Why is my car charging so slowly? Good question!
The answer depends on whether your car is charging slowly at home or in public.
In any case, slow charging rarely signifies an issue with your vehicle. Most slow charging sessions are caused by the charger. In this article, we’ll look at the commonest scenarios where you might experience slow charging.
Here are the main points:
- At public chargers, slow charging can be due to cold temperatures affecting the battery/charger or shared load with another vehicle.
- Slow charging after 80% at public chargers is normal to protect the battery.
- At home, slow charging may be from the charger sharing household load or the battery being too cold.
- Software updates or power cuts can also temporarily cause slower charging.
- To increase charging speed, preheat the battery and make sure charger settings are optimal. Slow charging is rarely a vehicle issue.
Let’s jump in!
Electric car charging slowly at a public charger
If your electric car isn’t charging at the maximum speed at a public charger, it’s probably because the temperature of the battery or charging station isn’t optimal. Low temperatures slow down the rate of power transfer, restricting charging speeds.
Another possible reason is shared load if someone else is plugged into the same charger, a characteristic that affects some rapid chargers.
Electric car charging slowly after 80%
If your electric car is charging slowly after 80% at a public charging station, this is perfectly normal behaviour. It is charging slowly because the charger is restricting charging speeds, a safety mechanism designed to stop your battery from overheating.
Charging to 80% is recommended to preserve the lifespan of your battery and makes sense because the last 20% takes as long as the previous 70%.
Electric car charging slowly at home
If your electric car is charging slowly at home, there are two possible reasons. It could be because your smart charger is sharing the load with the rest of your house, or because your battery isn’t warm enough to accept the fastest charging speeds.
If it’s cold outside, try pre-heating your battery. If this isn’t the problem, check your charger app to see if the power is set to the max charging speed (32A).
Electric car charging slowly after update
If your electric car is charging slowly after a software update, this could signify a problem with the update. Try charging your car normally a few times, and if the problem persists, try reverting to the previous software version.
If you can’t revert to the previous version, contact your vehicle manufacturer for support. It is their duty to investigate such problems.
Electric car charging slowly after a power cut
If you have had a power cut and your electric car is now charging slowly, it is probably a temporary problem caused by the charger resetting itself. If the problem persists, there’s probably a circuit somewhere creating a power imbalance.
Check your charger app to make sure it is still connected to the internet and your settings are still in place. If they are, wait and see what happens for 24-hours. If you still have slow charging, speak to an electrician.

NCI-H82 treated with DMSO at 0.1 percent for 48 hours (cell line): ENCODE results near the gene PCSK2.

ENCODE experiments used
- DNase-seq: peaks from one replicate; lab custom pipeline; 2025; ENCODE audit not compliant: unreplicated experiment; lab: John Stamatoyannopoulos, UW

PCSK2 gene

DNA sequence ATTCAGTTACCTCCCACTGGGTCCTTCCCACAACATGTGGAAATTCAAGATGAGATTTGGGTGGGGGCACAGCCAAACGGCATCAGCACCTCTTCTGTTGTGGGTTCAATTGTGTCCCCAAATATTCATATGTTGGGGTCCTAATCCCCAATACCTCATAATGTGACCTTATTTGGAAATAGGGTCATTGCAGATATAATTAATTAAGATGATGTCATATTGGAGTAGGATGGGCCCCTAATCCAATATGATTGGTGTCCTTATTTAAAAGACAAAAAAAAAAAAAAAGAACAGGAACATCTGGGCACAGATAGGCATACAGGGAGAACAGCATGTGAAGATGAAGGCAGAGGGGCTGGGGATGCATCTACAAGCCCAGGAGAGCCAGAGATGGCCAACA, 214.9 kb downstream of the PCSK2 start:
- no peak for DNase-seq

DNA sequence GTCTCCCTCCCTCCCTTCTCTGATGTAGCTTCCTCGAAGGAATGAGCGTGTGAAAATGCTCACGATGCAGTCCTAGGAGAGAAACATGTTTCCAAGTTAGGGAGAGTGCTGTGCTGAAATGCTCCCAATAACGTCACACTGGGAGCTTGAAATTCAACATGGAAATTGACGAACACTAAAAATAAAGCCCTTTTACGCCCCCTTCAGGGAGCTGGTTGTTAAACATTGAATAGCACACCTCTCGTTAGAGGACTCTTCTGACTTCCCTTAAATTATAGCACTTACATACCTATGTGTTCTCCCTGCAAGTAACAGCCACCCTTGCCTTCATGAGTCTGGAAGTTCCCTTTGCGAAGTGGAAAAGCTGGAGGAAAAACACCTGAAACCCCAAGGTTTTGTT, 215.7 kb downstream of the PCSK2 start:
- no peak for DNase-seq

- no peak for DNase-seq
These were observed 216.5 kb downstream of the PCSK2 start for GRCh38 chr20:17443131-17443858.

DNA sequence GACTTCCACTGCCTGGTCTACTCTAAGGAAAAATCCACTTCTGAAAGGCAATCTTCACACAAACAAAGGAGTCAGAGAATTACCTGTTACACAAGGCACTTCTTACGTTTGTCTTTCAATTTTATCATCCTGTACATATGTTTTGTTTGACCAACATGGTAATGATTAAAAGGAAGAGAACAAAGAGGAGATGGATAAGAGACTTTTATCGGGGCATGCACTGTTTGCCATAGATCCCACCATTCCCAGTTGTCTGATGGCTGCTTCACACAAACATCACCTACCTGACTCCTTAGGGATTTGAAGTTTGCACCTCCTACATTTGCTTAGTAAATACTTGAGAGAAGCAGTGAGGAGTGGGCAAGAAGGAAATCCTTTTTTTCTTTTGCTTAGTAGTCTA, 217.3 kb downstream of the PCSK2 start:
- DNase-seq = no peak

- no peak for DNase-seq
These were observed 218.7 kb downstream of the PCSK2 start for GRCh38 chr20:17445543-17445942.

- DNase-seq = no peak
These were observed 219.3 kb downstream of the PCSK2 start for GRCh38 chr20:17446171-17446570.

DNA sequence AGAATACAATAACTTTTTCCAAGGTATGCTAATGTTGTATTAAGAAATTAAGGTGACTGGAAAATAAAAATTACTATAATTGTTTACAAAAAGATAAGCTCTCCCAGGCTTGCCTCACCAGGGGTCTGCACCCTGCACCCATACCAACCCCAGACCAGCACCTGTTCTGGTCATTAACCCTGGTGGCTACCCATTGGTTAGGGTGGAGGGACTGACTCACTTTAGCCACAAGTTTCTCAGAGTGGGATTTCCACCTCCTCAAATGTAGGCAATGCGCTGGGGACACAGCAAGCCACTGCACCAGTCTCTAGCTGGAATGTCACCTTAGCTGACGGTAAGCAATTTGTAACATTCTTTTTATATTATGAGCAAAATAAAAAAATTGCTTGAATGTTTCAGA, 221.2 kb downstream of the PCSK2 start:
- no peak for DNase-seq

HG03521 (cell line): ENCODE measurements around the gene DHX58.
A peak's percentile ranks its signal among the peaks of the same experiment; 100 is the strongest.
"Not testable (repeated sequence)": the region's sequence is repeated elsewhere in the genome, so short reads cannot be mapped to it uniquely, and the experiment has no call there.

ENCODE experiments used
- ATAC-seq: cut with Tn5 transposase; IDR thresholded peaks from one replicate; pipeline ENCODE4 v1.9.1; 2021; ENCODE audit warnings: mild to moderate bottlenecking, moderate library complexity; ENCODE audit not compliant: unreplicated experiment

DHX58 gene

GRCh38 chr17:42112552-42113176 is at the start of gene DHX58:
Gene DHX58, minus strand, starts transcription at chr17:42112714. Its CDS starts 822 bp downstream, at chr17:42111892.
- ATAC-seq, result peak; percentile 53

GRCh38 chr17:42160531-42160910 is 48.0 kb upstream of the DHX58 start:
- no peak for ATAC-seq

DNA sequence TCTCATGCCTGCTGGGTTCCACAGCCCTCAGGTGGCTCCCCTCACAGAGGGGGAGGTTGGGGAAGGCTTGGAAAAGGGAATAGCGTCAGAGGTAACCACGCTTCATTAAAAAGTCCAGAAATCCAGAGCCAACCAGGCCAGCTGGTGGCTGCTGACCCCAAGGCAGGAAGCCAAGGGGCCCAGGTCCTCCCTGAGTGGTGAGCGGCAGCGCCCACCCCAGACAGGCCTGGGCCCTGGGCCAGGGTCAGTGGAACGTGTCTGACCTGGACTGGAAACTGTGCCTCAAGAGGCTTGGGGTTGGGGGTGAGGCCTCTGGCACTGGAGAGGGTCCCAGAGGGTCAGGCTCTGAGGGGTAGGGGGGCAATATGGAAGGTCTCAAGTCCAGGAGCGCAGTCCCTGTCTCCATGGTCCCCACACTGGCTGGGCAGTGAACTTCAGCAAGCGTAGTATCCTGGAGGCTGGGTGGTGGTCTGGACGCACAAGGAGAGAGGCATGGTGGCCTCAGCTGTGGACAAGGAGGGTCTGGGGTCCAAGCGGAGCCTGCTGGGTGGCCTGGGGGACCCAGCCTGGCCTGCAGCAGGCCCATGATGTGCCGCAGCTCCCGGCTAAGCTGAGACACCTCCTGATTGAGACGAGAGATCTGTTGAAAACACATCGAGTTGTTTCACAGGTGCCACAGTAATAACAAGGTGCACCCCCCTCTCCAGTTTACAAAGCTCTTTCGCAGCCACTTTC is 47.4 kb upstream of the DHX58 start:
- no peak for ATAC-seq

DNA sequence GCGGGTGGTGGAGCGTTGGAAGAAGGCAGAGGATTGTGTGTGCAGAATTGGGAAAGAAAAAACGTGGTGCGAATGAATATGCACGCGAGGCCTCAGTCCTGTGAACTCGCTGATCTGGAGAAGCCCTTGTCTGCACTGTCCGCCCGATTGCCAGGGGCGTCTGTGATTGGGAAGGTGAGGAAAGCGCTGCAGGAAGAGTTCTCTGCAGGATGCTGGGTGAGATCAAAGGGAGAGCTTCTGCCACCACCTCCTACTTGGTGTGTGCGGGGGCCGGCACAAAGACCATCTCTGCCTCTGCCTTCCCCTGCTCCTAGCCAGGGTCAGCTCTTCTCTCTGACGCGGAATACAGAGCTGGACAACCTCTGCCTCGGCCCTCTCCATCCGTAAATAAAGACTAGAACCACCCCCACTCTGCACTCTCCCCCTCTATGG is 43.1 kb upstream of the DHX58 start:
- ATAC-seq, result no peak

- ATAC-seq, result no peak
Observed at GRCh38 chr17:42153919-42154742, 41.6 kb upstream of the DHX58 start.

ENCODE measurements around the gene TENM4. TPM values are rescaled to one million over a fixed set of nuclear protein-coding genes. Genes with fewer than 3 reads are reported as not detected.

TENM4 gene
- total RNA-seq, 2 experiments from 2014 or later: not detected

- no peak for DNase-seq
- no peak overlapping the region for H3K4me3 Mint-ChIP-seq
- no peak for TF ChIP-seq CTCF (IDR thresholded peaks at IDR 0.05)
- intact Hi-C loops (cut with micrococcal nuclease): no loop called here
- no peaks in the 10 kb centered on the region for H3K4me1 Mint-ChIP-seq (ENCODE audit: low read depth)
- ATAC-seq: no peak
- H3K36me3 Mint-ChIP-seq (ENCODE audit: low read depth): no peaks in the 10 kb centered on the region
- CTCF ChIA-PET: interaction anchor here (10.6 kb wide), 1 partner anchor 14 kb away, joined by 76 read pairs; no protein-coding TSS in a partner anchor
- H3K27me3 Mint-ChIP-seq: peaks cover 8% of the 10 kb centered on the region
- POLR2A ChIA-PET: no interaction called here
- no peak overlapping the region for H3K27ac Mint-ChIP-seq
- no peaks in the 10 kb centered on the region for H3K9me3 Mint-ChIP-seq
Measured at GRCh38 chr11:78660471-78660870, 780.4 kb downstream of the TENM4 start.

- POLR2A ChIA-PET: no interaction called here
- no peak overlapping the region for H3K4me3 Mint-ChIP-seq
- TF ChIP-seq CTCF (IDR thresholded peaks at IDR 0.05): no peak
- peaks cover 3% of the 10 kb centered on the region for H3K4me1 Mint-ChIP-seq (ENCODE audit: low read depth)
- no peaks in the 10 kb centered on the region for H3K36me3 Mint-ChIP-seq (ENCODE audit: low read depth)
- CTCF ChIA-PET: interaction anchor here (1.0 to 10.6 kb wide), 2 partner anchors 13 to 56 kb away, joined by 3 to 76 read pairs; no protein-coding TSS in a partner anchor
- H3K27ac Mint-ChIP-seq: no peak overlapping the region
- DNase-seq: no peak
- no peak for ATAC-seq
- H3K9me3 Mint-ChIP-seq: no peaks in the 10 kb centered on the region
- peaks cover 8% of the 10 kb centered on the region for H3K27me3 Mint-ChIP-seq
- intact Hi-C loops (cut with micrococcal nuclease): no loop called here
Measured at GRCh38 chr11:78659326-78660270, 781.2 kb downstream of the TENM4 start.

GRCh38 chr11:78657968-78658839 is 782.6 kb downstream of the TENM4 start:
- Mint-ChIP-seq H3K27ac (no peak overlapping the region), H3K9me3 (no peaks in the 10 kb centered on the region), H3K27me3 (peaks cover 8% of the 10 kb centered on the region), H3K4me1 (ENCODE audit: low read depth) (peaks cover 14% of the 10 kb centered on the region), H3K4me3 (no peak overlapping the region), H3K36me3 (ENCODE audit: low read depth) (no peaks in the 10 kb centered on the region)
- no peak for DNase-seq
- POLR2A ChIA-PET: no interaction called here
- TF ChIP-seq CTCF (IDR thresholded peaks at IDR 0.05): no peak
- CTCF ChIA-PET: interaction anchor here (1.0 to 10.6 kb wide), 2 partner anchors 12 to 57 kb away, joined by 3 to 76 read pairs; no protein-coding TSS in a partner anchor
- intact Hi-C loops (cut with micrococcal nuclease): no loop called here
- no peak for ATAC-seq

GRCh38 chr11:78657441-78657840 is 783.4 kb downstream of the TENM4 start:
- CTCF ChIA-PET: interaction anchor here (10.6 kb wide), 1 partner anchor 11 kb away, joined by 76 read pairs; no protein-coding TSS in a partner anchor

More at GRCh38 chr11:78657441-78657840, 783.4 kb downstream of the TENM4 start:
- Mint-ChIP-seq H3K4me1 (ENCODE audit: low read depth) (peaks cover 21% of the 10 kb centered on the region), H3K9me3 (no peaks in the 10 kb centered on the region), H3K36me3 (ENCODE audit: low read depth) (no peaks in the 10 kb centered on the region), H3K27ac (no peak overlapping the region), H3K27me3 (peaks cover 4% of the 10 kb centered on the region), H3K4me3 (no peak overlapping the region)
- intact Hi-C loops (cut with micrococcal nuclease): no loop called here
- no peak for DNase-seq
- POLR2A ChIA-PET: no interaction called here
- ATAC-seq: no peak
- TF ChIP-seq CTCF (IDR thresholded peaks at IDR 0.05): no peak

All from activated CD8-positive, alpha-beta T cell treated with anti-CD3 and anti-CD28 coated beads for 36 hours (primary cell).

Why does EV charging slow down?
At 80%, public charging stations cut charging speeds to prevent the battery from overheating. Below 80%, you will see slower charging speeds than the maximum rate when it’s cold outside because low temperatures affect power transfer.
This is annoying, especially when you have 800V architecture that promises to get you to 80% in less than 25 minutes!
Updates and power cuts can also yield slower charging times, although the most common reason for slow charging at home is the charger being set to a slow charge speed (e.g., 16A and not 32A) and shared capacity, when the charger receives reduced power because your house is consuming more electricity than normal.
Why is my Tesla charging slow?
There are a few common reasons why your Tesla may charge slowly. At public chargers, cold weather can reduce charging speeds, as can sharing the charger with another vehicle. After the battery reaches 80% charge, the charging speed is reduced to protect the battery.
At home, the charger may be sharing electrical load with the rest of your house, resulting in slower charging. Try preheating your battery before charging, and make sure the charger settings are set to maximum amperage (32A). Software updates or power outages can also temporarily slow charging until the system resets.
Overall, slow charging is rarely due to an issue with the vehicle itself. To increase charging speed, preheat the battery, charge below 80%, and ensure optimal charger settings.
How can you increase charging speeds?
Battery temperature plays a critical role in charge speeds as this article explains. Pre-heating the battery – or arriving at a charger with an optimal battery temperature – is the best way to increase charging speeds. You can also park in a temperature-controlled car park/garage.
Looking for an EV charger but not sure where to start? Read our guide on how to choose an EV charger.